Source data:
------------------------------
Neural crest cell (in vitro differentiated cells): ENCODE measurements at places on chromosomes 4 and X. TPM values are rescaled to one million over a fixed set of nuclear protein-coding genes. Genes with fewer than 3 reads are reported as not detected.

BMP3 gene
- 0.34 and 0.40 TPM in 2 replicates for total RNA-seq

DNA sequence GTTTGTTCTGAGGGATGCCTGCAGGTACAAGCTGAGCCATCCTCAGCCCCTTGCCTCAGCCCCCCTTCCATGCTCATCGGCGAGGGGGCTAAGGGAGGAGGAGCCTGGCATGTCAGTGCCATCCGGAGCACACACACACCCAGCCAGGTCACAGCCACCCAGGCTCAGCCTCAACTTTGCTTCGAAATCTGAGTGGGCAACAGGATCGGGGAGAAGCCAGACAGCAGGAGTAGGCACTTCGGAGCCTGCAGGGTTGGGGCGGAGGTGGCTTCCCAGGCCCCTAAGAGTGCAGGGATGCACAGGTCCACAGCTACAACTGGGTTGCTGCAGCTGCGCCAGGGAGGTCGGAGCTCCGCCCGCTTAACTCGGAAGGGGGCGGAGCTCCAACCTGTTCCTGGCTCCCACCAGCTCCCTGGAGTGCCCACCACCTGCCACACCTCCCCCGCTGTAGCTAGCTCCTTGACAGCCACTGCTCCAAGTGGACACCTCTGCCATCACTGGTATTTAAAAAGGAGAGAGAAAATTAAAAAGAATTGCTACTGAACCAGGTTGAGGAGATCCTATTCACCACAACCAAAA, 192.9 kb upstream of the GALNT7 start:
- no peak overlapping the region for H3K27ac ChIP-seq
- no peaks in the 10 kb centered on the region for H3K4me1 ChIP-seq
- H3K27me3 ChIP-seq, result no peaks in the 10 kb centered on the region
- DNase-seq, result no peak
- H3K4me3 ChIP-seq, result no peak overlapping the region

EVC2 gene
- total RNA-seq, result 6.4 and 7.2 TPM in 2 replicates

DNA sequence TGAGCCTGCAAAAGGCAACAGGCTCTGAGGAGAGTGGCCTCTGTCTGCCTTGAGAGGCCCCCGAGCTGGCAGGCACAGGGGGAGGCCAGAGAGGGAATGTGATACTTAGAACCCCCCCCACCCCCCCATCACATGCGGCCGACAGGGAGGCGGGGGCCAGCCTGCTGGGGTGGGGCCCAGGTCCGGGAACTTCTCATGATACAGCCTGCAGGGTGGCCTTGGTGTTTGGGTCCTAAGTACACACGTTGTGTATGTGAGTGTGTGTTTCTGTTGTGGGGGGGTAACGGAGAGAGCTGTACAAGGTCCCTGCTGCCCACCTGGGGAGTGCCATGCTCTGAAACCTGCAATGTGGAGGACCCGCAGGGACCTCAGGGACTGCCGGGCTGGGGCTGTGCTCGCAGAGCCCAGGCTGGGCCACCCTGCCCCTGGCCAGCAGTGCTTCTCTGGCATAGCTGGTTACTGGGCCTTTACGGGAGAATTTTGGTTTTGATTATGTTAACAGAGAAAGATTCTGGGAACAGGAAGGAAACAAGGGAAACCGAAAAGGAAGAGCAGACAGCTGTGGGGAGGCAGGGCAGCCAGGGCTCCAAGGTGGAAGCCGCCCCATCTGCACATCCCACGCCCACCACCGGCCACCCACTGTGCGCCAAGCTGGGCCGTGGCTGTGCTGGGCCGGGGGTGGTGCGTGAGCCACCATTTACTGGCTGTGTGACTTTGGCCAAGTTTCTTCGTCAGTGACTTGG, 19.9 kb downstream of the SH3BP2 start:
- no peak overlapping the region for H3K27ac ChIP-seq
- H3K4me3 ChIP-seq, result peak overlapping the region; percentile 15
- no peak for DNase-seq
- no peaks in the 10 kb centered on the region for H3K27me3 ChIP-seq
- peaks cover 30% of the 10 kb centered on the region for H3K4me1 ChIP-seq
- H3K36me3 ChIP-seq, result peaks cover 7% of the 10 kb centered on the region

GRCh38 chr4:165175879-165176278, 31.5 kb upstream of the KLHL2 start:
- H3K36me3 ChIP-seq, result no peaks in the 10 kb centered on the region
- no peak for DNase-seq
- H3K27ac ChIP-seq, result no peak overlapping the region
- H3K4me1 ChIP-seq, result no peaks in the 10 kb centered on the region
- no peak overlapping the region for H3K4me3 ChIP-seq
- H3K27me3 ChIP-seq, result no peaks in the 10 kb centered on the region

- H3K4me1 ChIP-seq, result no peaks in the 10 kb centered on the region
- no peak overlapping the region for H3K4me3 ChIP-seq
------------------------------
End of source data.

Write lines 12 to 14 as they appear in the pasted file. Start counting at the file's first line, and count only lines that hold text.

DNA sequence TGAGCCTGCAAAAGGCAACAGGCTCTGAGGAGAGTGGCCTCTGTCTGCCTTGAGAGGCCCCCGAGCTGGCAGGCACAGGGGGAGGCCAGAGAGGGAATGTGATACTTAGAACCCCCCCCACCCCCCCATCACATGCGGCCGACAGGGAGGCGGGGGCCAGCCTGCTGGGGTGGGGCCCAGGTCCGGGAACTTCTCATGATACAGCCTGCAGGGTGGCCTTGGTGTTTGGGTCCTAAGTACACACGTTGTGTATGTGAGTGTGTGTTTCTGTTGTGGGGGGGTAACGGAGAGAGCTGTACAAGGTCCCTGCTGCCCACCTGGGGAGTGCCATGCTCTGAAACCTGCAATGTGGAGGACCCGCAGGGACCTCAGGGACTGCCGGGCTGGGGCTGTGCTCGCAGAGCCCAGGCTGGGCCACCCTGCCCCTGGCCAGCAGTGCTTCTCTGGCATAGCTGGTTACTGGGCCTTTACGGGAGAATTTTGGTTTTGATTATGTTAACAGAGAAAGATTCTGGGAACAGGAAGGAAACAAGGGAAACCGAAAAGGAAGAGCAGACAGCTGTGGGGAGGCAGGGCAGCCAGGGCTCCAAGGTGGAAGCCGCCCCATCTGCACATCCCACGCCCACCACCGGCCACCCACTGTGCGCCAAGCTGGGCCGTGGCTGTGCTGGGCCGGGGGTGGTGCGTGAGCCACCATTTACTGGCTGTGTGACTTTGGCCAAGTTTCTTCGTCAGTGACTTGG, 19.9 kb downstream of the SH3BP2 start:
- no peak overlapping the region for H3K27ac ChIP-seq
- H3K4me3 ChIP-seq, result peak overlapping the region; percentile 15